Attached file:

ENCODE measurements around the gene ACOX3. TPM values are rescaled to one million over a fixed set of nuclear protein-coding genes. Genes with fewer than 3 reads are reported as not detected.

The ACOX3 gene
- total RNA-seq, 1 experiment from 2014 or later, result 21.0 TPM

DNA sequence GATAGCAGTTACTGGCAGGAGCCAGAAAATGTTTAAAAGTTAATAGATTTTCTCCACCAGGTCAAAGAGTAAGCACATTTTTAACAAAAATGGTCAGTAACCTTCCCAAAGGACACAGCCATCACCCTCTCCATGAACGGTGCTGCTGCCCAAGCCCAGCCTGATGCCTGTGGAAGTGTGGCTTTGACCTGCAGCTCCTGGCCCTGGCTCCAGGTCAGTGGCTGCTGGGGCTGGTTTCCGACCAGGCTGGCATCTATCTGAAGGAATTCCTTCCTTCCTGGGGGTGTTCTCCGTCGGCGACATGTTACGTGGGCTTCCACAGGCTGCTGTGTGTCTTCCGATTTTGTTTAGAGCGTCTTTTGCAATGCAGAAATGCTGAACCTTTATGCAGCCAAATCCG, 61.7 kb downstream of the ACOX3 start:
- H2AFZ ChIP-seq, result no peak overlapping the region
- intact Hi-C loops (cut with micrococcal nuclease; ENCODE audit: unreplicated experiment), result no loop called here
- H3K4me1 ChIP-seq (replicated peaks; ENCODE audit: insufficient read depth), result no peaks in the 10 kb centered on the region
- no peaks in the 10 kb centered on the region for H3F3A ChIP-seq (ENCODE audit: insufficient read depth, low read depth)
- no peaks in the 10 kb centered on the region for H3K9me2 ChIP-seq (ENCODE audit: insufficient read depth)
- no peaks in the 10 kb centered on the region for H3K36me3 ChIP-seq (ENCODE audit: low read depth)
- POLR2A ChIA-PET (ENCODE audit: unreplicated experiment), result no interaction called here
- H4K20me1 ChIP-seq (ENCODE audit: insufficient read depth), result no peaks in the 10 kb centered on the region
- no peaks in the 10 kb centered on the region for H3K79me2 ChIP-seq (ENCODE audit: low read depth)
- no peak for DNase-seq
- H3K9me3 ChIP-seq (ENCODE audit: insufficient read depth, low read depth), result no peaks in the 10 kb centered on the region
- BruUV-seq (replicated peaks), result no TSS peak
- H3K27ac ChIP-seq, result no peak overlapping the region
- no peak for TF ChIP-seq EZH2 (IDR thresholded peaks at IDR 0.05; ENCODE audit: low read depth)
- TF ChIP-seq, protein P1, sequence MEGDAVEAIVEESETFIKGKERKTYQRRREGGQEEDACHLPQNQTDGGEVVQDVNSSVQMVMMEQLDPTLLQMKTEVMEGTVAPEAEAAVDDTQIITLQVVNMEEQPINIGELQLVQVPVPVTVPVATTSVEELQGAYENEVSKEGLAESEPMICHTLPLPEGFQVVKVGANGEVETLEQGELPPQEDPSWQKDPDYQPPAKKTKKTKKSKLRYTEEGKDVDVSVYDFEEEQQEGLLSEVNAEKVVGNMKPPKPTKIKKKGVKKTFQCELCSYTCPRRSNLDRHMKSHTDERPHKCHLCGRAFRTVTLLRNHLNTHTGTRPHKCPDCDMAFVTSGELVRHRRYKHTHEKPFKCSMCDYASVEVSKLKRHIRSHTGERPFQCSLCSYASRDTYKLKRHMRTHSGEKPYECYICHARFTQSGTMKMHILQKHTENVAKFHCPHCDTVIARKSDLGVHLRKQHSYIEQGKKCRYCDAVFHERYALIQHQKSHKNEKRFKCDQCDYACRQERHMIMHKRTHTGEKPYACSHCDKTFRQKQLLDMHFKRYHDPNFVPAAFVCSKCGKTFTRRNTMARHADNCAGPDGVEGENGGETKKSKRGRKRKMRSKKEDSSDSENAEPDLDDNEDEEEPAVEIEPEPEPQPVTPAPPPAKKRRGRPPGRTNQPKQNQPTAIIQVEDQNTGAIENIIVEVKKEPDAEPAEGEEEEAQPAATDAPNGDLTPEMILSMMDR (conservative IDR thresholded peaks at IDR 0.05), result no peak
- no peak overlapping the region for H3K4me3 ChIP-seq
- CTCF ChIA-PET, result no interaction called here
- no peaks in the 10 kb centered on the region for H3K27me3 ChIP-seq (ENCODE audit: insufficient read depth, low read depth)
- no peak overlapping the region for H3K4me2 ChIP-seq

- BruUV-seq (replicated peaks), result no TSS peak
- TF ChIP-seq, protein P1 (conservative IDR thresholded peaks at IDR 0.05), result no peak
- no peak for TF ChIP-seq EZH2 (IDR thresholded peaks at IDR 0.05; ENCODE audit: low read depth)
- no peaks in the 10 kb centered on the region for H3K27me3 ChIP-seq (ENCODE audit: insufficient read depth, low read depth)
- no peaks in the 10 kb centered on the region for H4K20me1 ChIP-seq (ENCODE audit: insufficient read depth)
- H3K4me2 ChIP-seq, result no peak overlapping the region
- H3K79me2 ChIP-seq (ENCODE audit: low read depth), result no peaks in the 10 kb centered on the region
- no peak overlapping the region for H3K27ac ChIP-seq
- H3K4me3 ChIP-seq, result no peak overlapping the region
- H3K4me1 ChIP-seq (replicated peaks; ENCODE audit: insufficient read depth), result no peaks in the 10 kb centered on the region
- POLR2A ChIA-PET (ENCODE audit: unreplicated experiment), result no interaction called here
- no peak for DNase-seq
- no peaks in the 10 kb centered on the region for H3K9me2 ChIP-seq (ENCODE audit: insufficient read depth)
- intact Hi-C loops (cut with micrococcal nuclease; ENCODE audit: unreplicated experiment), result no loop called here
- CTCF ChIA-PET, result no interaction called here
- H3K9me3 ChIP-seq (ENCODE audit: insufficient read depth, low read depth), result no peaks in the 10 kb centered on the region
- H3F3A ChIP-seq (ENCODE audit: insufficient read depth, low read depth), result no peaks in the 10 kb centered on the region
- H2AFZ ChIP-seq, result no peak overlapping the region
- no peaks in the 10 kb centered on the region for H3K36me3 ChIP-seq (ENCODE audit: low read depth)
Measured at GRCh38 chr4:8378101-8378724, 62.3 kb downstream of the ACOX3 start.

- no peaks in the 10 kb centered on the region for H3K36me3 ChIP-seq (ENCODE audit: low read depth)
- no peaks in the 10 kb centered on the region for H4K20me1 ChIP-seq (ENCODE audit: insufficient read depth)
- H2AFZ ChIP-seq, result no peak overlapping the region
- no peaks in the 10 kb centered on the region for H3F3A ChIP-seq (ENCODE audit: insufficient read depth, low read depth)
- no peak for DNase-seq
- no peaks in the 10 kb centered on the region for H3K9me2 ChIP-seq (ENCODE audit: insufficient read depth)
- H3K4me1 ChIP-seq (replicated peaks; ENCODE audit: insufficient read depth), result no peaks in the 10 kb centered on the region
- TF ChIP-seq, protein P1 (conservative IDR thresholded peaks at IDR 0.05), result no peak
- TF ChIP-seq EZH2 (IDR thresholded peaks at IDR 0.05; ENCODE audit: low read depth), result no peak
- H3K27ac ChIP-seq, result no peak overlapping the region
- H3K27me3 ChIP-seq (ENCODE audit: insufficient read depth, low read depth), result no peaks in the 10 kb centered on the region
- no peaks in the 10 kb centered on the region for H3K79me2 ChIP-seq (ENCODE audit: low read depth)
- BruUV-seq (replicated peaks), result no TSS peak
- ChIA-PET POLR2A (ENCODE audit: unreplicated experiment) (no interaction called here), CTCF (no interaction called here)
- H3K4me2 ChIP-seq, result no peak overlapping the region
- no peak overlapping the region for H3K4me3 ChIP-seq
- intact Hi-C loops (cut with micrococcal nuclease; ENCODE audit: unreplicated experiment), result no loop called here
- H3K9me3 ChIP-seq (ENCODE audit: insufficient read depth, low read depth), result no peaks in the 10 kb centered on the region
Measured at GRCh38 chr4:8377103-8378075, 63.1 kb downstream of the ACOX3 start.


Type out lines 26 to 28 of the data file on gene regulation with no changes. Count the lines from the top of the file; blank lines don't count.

- no peak for TF ChIP-seq EZH2 (IDR thresholded peaks at IDR 0.05; ENCODE audit: low read depth)
- no peaks in the 10 kb centered on the region for H3K27me3 ChIP-seq (ENCODE audit: insufficient read depth, low read depth)
- no peaks in the 10 kb centered on the region for H4K20me1 ChIP-seq (ENCODE audit: insufficient read depth)